Australia's mysterious pink sand originated in the mountains of Antarctica: new research

Australia's mysterious pink sand originated in the mountains of Antarctica: new research

In parts of South Australia, long stretches of beach are often covered with large pieces of pink sand. Strong waves can wash grains of red garnet onto the shore – but the origin of these colourful crystals has remained a mystery until now.

Garnet is rare in beach sand, because it is eroded by long-term exposure to ocean waves and currents. If we find large quantities of garnet in beach sand, it means there must be a local source of garnet-containing rock. But where is this rock?

The search for the source of South Australia's pink sand took us thousands of kilometres and half a billion years back, to a previously undiscovered mountain range that we believe is now buried deep beneath the Antarctic ice sheet. New Study has been published in communication earth and environment,

Any local sources?

Geologists get excited when we find garnets in beach sand or other sediments, because these minerals develop deep below the Earth's surface, under the same conditions in which diamonds form.

One way for diamonds or garnets to reach the surface is through carrot-shaped volcanic structures called kimberlite pipes. Kimberlite (and diamonds) can be found In South Australia – For example, in Eurelia. However, these deposits are far from the coast, not very abundant, and are only 170-190 million years old – so they are unlikely to be the source of our beach garnets.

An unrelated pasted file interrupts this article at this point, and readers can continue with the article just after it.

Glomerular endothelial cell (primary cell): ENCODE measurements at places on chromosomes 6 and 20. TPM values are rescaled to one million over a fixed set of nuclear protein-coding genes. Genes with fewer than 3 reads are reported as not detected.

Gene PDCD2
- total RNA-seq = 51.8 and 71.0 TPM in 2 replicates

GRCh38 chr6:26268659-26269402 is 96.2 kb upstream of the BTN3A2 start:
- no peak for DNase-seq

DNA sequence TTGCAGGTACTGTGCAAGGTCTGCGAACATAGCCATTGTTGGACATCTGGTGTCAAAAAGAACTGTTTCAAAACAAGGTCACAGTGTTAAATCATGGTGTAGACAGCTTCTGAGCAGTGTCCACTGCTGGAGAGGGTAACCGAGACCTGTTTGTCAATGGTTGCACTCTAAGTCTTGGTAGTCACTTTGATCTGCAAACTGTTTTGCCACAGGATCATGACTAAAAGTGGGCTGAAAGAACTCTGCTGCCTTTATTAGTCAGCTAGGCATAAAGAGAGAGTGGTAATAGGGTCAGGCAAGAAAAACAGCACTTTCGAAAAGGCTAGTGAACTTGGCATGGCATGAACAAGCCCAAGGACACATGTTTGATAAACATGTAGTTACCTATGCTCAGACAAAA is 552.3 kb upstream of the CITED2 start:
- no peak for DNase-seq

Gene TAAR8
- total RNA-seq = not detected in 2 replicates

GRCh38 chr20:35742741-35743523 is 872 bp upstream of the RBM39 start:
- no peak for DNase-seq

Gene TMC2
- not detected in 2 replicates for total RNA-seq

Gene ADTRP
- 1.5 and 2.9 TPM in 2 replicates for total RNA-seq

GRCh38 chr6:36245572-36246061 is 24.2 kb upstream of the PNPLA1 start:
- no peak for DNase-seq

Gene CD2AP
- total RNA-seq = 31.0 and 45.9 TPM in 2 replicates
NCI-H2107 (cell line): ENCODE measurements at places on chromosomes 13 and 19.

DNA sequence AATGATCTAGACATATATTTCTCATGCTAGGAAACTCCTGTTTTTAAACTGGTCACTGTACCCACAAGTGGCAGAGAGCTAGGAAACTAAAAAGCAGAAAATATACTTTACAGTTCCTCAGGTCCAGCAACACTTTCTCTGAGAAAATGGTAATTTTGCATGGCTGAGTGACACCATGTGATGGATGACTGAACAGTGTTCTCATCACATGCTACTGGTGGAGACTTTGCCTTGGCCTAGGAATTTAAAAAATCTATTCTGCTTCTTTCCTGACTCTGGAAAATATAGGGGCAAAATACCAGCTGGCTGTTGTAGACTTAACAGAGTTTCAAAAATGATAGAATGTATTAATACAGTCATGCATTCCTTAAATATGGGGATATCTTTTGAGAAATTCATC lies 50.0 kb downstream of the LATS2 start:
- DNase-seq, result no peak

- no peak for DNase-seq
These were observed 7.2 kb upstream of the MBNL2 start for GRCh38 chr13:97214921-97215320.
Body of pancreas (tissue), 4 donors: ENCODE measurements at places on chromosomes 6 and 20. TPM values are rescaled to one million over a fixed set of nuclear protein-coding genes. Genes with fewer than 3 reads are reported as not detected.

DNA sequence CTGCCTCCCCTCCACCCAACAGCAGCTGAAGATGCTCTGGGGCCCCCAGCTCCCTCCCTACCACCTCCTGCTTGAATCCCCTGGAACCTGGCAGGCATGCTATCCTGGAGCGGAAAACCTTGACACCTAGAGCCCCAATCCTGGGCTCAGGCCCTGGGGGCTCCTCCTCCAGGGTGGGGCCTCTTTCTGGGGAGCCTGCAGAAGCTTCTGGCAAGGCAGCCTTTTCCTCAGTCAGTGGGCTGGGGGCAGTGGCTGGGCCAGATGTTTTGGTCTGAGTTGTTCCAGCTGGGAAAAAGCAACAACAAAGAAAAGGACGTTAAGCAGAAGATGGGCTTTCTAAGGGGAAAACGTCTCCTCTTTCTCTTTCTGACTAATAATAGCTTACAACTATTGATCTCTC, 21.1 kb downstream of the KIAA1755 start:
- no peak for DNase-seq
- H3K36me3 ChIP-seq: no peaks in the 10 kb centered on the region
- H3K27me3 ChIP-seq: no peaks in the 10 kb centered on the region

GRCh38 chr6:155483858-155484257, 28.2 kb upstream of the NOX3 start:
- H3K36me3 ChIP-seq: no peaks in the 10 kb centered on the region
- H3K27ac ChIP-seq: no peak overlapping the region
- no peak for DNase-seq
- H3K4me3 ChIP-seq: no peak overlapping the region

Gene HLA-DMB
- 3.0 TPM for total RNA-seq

Another way for garnets to reach the surface is through long-term erosion.

Garnets usually form in greater quantities in places where the crust is thicker, such as beneath mountains. As mountains erode, garnets can be exposed as a record of former mountain belts.

So another possible origin of the garnets found on the beach is the erosion of the Adelaide Fold Belt. This mountain belt, which extends northward for hundreds of kilometres from Adelaide, developed between 514 million and 490 million years ago.